La Liga soccer league in Santa Fe (courtesy of Cesar Bernal)

Making an impact through a year-round, affordable soccer league

Cesar Bernal moved to Santa Fe from his native Zacatecas, Mexico eight years ago to seek work after completing his studies. Soon Bernal was playing soccer with other fans of the sport from Mexico. Two years ago in 2011 Bernal noticed the limited soccer arrangements around Santa Fe for children.

“In [Mexico] we usually play soccer all year long, but when I came to Santa Fe I found they played only half the year because it’s too cold to play [otherwise],” says Bernal.

With temperatures that dip into the single digits for much of the winter, outdoor soccer really would be arctic for the area. And with two young daughters Bernal had a further incentive to get a league going. Though he was also working two jobs, Bernal was motivated to make youth soccer  available and affordable for Hispanic families in Santa Fe.

This spurred Bernal to create La Liga, a youth soccer league in Santa Fe that currently boasts over 700 players and 80 different teams.

Recently Bernal was honored by the Santa Fe New Mexican as part of their “10 Who Made a Difference in 2013”, showcasing volunteers that have made an impact on the community.

When the league first started Bernal worked with the Boys and Girls Club to get indoor facilities. According to Bernal the inaugural year for La Liga featured twelve or thirteen teams. The massive expansion in just two years speaks to the popularity of the league with kids happy to take part in the world’s most popular sport.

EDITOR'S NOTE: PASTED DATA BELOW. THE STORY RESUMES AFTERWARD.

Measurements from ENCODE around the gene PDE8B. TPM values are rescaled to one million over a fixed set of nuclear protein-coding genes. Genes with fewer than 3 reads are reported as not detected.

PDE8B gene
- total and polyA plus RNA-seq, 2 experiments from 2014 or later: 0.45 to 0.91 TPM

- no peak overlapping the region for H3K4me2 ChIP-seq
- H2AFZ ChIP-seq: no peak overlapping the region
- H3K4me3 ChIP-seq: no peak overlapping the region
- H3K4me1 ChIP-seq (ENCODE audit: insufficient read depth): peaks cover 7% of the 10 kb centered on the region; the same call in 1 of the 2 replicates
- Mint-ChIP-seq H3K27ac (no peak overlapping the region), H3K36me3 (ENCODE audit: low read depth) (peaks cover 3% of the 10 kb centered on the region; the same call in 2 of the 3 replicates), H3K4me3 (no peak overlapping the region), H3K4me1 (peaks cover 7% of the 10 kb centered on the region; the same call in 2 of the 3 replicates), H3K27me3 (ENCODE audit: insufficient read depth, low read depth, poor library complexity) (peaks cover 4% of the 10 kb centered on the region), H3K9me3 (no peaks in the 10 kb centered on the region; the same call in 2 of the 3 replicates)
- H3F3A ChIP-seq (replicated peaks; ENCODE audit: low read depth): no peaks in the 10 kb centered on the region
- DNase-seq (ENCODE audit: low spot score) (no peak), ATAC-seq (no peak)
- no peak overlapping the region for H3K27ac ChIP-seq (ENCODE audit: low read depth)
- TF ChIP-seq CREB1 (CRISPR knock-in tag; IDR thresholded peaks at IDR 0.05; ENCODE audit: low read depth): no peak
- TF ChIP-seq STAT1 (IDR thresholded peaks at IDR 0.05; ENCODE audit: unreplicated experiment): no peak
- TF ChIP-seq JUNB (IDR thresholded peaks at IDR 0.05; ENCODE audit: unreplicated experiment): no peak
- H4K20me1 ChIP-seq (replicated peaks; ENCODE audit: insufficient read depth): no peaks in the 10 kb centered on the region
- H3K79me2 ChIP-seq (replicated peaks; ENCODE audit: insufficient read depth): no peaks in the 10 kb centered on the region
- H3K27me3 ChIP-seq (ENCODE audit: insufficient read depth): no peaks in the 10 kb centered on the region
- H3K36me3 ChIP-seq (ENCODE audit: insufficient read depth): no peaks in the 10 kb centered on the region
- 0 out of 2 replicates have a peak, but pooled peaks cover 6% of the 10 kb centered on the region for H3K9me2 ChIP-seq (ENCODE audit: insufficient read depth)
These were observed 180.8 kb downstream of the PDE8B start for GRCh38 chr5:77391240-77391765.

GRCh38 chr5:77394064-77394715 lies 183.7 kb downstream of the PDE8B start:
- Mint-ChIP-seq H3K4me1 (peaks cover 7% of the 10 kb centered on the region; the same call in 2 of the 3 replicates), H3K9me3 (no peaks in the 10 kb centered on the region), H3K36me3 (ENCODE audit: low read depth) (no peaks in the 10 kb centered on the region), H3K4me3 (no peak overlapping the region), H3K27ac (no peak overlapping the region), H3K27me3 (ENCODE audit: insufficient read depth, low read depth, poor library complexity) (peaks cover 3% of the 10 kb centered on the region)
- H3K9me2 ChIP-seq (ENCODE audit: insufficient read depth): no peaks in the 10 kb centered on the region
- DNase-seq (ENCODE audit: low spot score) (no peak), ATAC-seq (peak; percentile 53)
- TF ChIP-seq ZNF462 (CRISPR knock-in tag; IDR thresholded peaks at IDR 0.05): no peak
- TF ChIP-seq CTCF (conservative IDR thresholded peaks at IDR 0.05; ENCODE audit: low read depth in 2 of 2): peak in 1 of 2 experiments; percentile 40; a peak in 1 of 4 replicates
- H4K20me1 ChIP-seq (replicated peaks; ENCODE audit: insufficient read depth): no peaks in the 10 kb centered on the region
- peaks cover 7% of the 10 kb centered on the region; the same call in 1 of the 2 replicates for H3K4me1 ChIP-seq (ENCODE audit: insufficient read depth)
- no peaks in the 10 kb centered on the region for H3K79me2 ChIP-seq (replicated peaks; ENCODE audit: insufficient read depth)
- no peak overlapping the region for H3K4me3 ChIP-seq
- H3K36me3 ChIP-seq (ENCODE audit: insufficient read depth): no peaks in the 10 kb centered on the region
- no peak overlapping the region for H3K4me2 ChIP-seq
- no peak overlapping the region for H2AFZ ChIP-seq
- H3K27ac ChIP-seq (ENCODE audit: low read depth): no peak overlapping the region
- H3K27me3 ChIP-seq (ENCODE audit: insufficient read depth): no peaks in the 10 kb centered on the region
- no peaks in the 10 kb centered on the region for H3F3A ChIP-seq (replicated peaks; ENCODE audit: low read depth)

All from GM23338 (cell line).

La Liga also owes much of its success to the number of volunteers who have offered up their time and services as coaches. Each child who enrolls is asked to pay only $45, a cost that goes mostly towards securing facilities and bringing in referees and other personnel.

Donations have also come in from several Hispanic restaurants and salons within the Santa Fe community. Bernal credits much of the popularity of La Liga to the impact it’s having on the city. “We’ve found a community.”

Currently La Liga has moved into its indoor facilities for the winter season. Though Hispanic children still remain the majority in the league that gap is closing, something that Bernal is actually quite pleased with.

Speaking to Chris Quintana from the New Mexican, Bernal highlighted his desire to “marry” the Hispanic and Anglo cultures of the area.

“All the kids represent one soccer community,” says Bernal.

Something that Bernal is looking forward to which could increase that community-oriented attitude is the upcoming World Cup in Brazil. Since many of the kids began playing soccer Bernal has noticed them paying attention to different games while they are getting ready for practice. He has also heard them mentioning players set to take the international stage in a few months.

As for the future of La Liga Bernal hopes to grow even further by making Santa Fe a competitive site for soccer on the state-wide level. Traditionally Albuquerque has been the destination of many elite players. Although with all the growth for La Liga, that hegemony might be changing.

La Liga soccer league in Santa Fe (courtesy of Cesar Bernal)

La Liga soccer league in Santa Fe (courtesy of Cesar Bernal)

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